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The young bulldog Chance tells us all in advance that he needs no home or owner.
He was lost and found and has been to the pound so he thinks himself a loner.
His family, though, which has started to grow with a stepdad for his kid,
Loves Chance a lot, even when he cannot help but do what they forbid.
There’s Shadow as well, a retriever by smell, who is tranquil, old and wise,
And Sassy the cat, who Chance likes to jeer at, though her skills catch him by surprise.
When Dad has to move, all the kids disapprove, for the animals must stay behind.
A family friend on whom they can depend agrees to keep all three confined.
The ranch where they’ll stay seems so far, far away that the children hate to leave,
And Shadow and Sassy, as faithful as Lassie, are sad to see them grieve.
They patiently wait and they both contemplate what could cause this sudden defection,
While Chance could care less, with too much to assess on the farm for introspection.
When Shadow feels strongly that something is wrong, he decides to depart for their home,
And Sassy and Chance, who are shy to advance, then join him to ramble and roam.
Naïve as they are, they believe it’s not far, but they soon are presented with trials:
The Sierra Nevadas, like wooded armadas, extending before them for miles.
From creepy night scares to giant brown bears to hunger they never have known,
These unseasoned pets are hounded by threats as they press over meadow and stone.
They suffer a loss at a river they cross as Sassy is carried away.
While watching birds soar, a man finds her on shore and gives her a warm place to stay.
The dogs are confronted and afterward hunted by some mountain cat that was spying.
A plan they devise takes the cat by surprise and sends the immense feline flying.
When Sassy is better and no longer wet, her desire for home makes her part.
She joins with her pals and improves their morales so the rest of their journey can start.
They find in the forest a girl at her poorest, alone for some reason and cold.
They stay with the child, so lost in the wild, and make sure a search party’s told.
Her parents are grateful, and this turns out fateful, for all three are quickly embraced.
Their owners are given the news and are driven to where their dear pets have been placed,
But Chance thinks they’ve found the deplorable pound so all of them flee and are chased.
Their kids are too late, for the pets couldn’t wait but keep on their homeward-bound trip.
When all that remains is a trek through some trains, poor Shadow then suffers a slip.
He falls in a pit, cannot climb out of it, and starts to act sad and morose,
But Sassy and Chance urge him still to advance, especially since they’re so close.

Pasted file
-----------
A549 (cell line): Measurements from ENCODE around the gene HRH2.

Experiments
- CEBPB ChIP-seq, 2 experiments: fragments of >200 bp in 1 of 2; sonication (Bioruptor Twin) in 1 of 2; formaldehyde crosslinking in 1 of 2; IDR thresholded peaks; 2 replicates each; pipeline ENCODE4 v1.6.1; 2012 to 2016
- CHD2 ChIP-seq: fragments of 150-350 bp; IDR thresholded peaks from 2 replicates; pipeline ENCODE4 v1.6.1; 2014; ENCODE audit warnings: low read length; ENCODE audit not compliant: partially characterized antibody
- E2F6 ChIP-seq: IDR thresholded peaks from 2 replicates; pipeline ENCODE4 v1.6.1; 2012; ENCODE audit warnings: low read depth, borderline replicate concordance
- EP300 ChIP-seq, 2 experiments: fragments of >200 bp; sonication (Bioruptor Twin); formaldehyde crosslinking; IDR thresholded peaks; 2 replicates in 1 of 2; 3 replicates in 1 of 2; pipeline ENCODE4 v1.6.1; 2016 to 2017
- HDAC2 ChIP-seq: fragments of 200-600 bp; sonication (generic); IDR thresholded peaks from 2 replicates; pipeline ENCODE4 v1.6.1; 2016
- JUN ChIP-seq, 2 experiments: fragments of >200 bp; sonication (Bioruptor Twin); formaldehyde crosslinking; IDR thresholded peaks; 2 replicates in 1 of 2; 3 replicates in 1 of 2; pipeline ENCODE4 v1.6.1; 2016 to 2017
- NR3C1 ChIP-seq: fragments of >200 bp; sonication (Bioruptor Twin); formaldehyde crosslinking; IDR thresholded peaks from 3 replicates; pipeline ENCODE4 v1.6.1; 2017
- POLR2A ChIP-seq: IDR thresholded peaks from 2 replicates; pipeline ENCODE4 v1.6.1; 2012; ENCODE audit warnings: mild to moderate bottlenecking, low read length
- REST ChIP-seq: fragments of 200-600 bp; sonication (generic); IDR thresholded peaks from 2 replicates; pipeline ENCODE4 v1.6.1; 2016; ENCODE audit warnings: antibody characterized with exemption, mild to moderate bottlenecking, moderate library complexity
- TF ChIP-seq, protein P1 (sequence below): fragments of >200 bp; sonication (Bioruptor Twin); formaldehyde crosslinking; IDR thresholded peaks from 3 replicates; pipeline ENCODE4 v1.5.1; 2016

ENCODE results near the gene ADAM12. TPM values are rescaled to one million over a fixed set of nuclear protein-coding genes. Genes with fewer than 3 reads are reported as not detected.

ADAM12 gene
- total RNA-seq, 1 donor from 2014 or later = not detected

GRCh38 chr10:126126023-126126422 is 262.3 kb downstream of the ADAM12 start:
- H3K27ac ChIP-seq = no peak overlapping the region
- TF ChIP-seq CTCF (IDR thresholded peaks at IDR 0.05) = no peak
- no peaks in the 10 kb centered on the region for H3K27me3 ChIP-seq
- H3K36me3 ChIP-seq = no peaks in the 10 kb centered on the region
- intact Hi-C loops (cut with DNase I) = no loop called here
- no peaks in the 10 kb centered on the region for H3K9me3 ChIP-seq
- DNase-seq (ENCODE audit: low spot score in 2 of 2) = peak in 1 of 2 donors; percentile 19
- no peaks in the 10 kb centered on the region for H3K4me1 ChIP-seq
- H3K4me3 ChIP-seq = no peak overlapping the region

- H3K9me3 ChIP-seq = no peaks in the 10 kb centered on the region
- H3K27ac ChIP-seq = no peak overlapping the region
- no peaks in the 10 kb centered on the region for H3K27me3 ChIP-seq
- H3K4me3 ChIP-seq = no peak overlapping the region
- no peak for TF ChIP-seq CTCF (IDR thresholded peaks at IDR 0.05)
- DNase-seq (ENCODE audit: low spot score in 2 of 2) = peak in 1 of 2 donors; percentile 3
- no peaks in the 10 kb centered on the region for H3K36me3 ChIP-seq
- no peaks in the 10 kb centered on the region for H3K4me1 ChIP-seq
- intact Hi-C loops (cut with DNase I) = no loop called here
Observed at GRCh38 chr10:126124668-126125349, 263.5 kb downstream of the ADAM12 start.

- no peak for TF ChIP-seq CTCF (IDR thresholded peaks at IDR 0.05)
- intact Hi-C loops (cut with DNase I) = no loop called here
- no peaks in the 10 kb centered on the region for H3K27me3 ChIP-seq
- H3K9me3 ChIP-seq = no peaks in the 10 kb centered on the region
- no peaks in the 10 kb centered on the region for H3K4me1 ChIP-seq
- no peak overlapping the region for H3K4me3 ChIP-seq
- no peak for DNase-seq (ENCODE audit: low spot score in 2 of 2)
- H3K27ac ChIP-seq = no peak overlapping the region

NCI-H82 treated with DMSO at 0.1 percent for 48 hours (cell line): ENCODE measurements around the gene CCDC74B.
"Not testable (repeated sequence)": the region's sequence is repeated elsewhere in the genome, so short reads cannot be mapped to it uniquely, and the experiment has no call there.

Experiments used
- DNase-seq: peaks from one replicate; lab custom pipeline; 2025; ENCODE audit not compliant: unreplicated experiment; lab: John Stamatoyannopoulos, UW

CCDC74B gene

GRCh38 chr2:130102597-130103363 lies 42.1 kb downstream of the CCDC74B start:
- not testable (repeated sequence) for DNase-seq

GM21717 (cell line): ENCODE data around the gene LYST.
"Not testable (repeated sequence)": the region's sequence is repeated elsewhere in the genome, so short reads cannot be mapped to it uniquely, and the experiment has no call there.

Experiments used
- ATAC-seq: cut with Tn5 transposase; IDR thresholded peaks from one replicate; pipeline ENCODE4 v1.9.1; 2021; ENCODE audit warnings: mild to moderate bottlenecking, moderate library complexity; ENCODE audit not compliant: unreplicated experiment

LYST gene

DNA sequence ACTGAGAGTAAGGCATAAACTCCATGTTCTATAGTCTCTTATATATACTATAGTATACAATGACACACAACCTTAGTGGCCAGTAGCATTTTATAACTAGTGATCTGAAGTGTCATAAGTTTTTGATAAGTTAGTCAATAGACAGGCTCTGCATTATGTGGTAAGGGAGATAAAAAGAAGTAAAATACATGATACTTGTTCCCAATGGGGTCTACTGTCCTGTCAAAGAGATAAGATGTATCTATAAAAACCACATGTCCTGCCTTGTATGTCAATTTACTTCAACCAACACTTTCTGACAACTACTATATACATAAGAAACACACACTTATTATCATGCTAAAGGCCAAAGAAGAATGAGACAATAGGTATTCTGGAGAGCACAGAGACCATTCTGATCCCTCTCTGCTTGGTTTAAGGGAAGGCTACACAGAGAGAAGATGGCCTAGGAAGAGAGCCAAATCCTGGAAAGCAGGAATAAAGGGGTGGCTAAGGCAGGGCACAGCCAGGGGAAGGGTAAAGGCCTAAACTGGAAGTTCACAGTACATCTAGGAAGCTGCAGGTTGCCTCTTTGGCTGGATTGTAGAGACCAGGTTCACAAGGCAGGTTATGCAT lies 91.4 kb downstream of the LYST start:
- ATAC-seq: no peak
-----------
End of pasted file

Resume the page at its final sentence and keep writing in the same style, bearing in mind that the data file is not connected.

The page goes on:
The kids that they’ve trekked a long way to protect are glad to hear barking and yell.
First Chance rushes there, though he claimed not to care, and Sassy then follows as well.
Though Shadow is hurt, he climbed out of the dirt and joins with his person to play.
Though Chance likes to roam, this new family and home are now where he’s happy to stay.

Homeward Bound: The Incredible Journey is one of those perfect children’s movies that adults enjoy just as much as the kids. A remake of Disney’s 1963 adaptation of a Sheila Burnford novel, both entitled The Incredible Journey, this film is a must for dog and cat lovers. (I am the latter.) While the book and the previous version were set in Canada, this one is among the glorious vistas of the Sierra Nevada mountain range.

While Homeward Bound has the three main animals speak to each other, their mouths do not move, whether for budget or believability reasons, but their conversations are just as good as other films that do have creatures literally speak, such as Babe or Charlotte’s Web. This is due to a clever script that pokes fun at common dog-and-cat behavior with a host of great lines, as well as the perfect voice acting. Michael J. Fox brings great energy as Chance, and Don Ameche is much more likable as Shadow than he was in Trading Places. My favorite, though, is Sally Field as Sassy, whose voice I can now hear coming from any snooty feline. How they trained the animals to do everything in this picture is astounding, particularly the very real-looking scene of a poor kitty swept away by a rushing river. Even when the animals messed up, such as some scenes in which Chance slips while running, they just included it as an extra joke in the voiceover. “I meant to do that.”

While the animals are spot-on, the human side of the coin sometimes feels like a TV movie, understandable considering that first-time director Duwayne Dunham went on to direct some respectable Disney Channel films like Halloweentown, The Thirteenth Year, and Now You See It…. Luckily the animals are the stars, and the audience can’t help but root for them, even though their journey was totally unnecessary. If they had just stayed, nothing bad would have happened. Dogs.

Full of breathtaking mountain scenery and touching reunions, Homeward Bound is a wonderful movie for any pet lover and a fond carryover from my childhood.

Best line (there are many): (Sassy) “Yes. I’ll get food by acting like I don’t want food.”
(Chance) “That’s stupid.”
(Sassy) “I’ll prove it.”
(Chance) “Oh, you don’t have to prove it. I believe you’re stupid.”


Artistry: 6
Characters/Actors: 7
Entertainment: 7
Visual Effects: 5
Originality: 5
Watchability: 7
TOTAL: 37 out of 60

Next: #251 – Brave

© 2014 S. G. Liput

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